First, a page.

institutions allowed him to be toppled on Jan. 1, 2002. This set Argentina
on the course of submission to vulture economics that it remains wedded to,
to this day.

      Argentina Still Can't Pay
      Rhetoric aside, President Kirchner has, in fact, never seriously
considered breaking with the IMF. On Sept. 10, his government struck an 11th
hour deal with the Fund, under which Argentina agreed to pay $2.9 billion it
owed the IMF. That amount had come due on Sept. 9, and for one day, Kirchner
went into technical default against the IMF, in search of more "lenient"
terms under which Argentina was to be raped by its creditors.

      "We were in default for more than 24 hours," Kirchner reportedly told
his closest advisors during a plane ride to New York on Sept. 22. "I could
have fallen, but had that happened, the whole IMF would have fallen with
me," he blustered.

      Kirchner was referring to the widely known fact that a default against
the IMF or the World Bank, as opposed to a mere private lender, is capable
of bringing down the entire international financial system. Such a default
could prove contagious with other countries, including neighboring Brazil,
which has a public debt about twice the size of Argentina's. As an Argentine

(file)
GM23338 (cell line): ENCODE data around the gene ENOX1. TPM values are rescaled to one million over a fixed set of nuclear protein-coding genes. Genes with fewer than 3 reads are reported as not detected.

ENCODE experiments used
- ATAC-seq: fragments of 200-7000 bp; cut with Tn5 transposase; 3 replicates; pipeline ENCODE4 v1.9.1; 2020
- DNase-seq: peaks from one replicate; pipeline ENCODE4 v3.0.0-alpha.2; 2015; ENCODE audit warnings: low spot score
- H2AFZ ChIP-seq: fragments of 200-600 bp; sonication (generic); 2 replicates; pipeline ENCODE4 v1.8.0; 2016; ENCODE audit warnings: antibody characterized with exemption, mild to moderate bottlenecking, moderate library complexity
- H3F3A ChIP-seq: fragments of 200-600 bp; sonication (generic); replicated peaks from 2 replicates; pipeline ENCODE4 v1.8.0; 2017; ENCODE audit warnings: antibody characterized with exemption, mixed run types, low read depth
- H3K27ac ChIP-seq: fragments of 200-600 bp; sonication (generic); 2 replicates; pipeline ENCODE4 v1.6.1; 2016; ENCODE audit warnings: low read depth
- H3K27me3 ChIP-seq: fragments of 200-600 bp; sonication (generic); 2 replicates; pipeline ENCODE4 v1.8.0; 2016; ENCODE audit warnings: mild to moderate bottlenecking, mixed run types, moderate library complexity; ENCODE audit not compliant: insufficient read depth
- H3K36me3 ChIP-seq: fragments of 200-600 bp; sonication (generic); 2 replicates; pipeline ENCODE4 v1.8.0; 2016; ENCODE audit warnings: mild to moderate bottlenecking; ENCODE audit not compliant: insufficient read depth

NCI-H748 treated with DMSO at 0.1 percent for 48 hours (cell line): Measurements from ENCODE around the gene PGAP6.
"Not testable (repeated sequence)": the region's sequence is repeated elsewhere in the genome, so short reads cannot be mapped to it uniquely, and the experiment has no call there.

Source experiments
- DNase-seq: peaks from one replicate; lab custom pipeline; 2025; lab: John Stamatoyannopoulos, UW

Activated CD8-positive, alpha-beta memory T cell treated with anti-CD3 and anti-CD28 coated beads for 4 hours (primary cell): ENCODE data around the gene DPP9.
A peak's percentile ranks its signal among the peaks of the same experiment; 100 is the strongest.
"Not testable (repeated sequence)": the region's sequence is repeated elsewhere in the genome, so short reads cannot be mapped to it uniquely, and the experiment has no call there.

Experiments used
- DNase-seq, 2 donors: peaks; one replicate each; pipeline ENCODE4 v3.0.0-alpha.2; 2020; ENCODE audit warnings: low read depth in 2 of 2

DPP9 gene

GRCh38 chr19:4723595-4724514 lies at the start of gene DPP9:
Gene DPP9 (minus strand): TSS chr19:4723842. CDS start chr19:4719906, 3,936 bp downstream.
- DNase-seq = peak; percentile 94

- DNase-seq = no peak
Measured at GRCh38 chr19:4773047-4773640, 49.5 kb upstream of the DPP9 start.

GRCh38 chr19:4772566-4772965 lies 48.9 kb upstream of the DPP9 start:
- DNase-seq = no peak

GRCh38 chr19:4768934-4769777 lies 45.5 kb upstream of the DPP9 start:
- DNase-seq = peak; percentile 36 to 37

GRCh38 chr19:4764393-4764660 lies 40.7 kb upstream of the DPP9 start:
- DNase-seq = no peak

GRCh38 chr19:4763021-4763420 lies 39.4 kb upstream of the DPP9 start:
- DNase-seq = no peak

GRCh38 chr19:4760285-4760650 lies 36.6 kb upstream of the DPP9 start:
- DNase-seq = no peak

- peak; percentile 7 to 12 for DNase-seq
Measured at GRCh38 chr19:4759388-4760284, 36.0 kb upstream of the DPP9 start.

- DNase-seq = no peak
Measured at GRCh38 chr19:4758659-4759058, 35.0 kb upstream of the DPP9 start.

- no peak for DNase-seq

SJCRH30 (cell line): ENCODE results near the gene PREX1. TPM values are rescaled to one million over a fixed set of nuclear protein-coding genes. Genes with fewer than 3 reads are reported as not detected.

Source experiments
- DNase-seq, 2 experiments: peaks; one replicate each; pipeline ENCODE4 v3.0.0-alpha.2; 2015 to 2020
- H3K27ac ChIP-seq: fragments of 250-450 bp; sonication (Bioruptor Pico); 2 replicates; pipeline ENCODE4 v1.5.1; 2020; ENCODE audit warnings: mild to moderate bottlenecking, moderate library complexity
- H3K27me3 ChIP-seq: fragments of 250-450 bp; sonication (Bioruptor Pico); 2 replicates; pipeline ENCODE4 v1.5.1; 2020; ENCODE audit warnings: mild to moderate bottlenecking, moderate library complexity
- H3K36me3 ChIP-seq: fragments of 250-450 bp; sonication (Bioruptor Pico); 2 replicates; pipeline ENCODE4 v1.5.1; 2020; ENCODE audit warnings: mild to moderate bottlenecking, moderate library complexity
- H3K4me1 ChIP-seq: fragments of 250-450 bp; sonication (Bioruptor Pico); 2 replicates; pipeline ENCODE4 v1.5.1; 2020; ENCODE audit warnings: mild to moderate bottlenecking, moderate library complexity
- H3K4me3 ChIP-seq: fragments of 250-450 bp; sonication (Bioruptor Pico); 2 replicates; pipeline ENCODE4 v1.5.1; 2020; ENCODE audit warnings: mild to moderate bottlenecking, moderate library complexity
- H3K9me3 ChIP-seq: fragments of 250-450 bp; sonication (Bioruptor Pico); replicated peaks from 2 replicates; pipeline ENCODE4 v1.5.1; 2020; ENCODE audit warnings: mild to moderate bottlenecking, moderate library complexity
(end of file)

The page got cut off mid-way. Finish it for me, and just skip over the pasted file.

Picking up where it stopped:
Finance Ministry source told La Nación newspaper, the possibility of an
eventual Brazilian debt default "is on a lot of people's minds." Any such
sovereign default against the IMF would likely lead to a downgrading of its
credit rating, and that could mean the effective bankruptcy of the IMF
itself, and of the entire IMF system.

      On Sept. 10, Kirchner chose to defend that system, and struck a deal
with the IMF, which, he was told, was a prerequisite for negotiating a
write-down of the $94.3 billion in privately held government bonds. The IMF,
in turn, was pressured by the Bush Administration to be "lenient" with
Argentina, since the stability of the entire global system was considered a
higher priority than collecting every penny-at least for now. As an unnamed
Bush Administration source soberly told the daily Clarín: "Nobody wanted
Argentina to again go into default with an international institution."

      The IMF thus agreed to Argentina producing a 2004 Primary Budget
Surplus, or PBS (with which to pay the public debt) of "only" 3% of
GDP-whereas the country's more rapacious creditors had been demanding
Brazil-style levels of 5%. The international financial media then
ridiculously characterized the deal by saying that "the IMF blinked" in the
face of Kirchner's "tough" negotiating stance. A manic George Bush further
stroked the Argentine President's ego at a Sept. 23 reception at the United